This article originally appeared in the December 1986 issue of
Before Trevor Horn sampled a sound, Akin and the Chipmunks squealed, or Run-DMC scratched a record; when synthesizers were a twinkle in the imagination of Varese and Cage and at about the same moment that Eno formed his first infant gurgles, Pierre Schaeffer and Pierre Henry (pronounced: Ahn-ree) were transmuting the world of sound. In the mid-'60s, their techniques were arcane: by the early '80s they were nouveau-chic. But in 1948, they were revolutionary.
"Our direction was to turn our back on music and that is crucial," proclaimed Schaeffer in his elegant, old Paris apartment. "People who try to create a musical revolution do not have a chance, but those who turn their back to music can sometimes find it."
Shortly alter World War II and shortly before the widespread use of magnetic tape (developed in Germany), Schaeffer and Henry began their revolt by recording sounds from the natural world onto phonograph discs, altering them through the primitive means available, and creating an alarming music that they dubbed musique concrète (pronounced: muzeek kon-kret), or concrete music.
Think of The Art of Noise without a rhythm box and you have a rough approximation of the first masterpiece of musique concrète, Symphonie Pour Un Homme Seul (Symphony for a Man Alone), Schaeffer and Henry created audio portraits for the end of the machine age and the beginning of the electronic age that burst with mechanical noises, orchestral hits, trains, and text-sound babble. Doors open and close on indecipherable conversations; engines start, stop and transform into screams and moans; disembodied pianists jam with mouth noise rhythm sections. Now, almost 40 years later, the scratches on the records they used give this vanguard work a charming, antique quality.
Their studios in the '50s and '60s were hotspots of experimentation. They formed the ORTF (French Radio) Experimental Studio in the '50s, and in 1960 Henry founded the studio APSOME and Schaeffer founded the Groupe De Recherches Musicales. Among his many students was French synthesist Jean-Michel Jarre, who regards Schaeffer as a mentor. "He was very important in my life," claims Jarre, "because he was the first man to consider music in terms of sound and not notes, harmonies, and chords."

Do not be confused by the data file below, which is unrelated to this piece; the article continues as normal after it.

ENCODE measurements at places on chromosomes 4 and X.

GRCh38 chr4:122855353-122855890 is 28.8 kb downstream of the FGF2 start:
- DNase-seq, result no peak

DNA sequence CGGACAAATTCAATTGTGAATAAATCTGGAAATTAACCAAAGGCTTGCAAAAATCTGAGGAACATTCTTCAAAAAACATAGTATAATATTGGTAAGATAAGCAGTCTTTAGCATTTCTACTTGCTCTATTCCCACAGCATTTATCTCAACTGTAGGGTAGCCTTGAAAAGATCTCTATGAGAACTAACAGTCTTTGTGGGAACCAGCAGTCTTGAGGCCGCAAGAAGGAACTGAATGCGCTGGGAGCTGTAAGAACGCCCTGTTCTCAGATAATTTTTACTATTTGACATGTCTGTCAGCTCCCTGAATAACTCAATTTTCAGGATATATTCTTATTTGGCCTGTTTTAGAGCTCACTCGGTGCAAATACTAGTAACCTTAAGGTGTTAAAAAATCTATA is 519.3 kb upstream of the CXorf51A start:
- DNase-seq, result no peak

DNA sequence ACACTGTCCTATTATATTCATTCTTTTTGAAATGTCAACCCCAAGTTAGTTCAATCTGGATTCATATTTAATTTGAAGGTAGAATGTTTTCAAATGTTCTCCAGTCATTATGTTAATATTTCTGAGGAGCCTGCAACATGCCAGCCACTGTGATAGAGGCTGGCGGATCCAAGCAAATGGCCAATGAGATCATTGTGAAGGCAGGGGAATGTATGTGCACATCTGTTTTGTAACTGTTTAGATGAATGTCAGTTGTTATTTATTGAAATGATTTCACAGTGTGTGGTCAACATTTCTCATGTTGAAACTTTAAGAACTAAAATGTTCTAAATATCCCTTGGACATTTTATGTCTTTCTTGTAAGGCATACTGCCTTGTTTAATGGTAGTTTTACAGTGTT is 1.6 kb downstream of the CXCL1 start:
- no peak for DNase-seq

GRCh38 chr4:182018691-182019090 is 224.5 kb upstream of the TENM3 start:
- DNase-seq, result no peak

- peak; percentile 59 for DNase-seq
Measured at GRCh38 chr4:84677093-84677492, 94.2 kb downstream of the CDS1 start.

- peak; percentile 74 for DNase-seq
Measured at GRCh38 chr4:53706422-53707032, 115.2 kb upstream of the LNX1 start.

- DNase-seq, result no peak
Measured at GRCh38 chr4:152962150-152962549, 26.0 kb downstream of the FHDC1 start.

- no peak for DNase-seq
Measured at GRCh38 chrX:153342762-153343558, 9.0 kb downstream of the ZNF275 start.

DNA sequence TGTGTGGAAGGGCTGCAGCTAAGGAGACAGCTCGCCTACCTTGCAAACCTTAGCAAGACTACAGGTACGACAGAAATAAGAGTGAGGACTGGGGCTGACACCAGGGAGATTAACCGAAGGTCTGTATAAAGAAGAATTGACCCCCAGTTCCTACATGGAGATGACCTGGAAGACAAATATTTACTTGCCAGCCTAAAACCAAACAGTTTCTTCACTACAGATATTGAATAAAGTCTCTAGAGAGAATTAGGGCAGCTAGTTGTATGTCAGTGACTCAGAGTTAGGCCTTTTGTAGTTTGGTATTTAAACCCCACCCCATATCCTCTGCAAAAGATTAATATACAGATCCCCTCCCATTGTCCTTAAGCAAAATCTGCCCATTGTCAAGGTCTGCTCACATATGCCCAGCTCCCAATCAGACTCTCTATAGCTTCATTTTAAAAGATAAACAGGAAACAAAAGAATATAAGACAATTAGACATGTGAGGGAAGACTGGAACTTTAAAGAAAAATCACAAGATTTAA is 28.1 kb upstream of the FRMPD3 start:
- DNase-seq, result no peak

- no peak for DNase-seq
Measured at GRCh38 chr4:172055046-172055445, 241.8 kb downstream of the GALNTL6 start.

Schaeffer despised the trends of classical music in the 20th Century, still embroiled in the 12-tone and serialist methods of Arnold Schoenberg and his disciples. "This made for a century," exclaims Schaeffer, "of the most boring music. Schoenberg, a teacher lacking genius, had a 'brilliant' idea. One was supposed to use all 12 notes without repeating any. One is sure in this way to avoid the problems of tonality and to avoid copying Mahler's music.
"Unfortunately," he continues, "when you suppress the intervals between notes you suppress music. You make it insignificant. You take the feeling, the intelligence, and meaning away."
It was Schaeffer who first developed the ideas of musique concrète. Though he was born into a musical family in 1910, his parents forbade him to study music. Instead he went to the Ecole Polytechnic (the French equivalent of MIT), and studied electronics, eventually winding up as an engineer on French radio. During World War II, he was an operator for the French Resistance Radio Network.
Schaeffer's method of returning meaning and emotion to music was to go into the world and the sound effects library of his radio studio. "I was actually concerned with the possibilities of radio art," he recalls. In the process, he became more interested in his sound effects for radio plays rather than the dramas themselves. "From the moment you accumulate sounds and noises, deprived of their dramatic connotations, you cannot help but make music," he insists.
Using disk lathes, Schaeffer went to locales like the Batignolle Railway Station and etched the rumble of trains into the record's grooves. "I was attracted to external events and impressive machines," he states with a grand sweep of his cigarette. "It was an emotional experience because the railroad carries many memories, many psychological and psychosomatic feelings. Sometimes these feelings can be very violent, deeply rooted in your childhood."